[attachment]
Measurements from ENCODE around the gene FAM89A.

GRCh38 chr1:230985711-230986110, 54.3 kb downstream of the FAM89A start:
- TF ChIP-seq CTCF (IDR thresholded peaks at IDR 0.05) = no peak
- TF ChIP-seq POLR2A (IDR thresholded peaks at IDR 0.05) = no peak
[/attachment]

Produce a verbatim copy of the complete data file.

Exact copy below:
Measurements from ENCODE around the gene FAM89A.

GRCh38 chr1:230985711-230986110, 54.3 kb downstream of the FAM89A start:
- TF ChIP-seq CTCF (IDR thresholded peaks at IDR 0.05) = no peak
- TF ChIP-seq POLR2A (IDR thresholded peaks at IDR 0.05) = no peak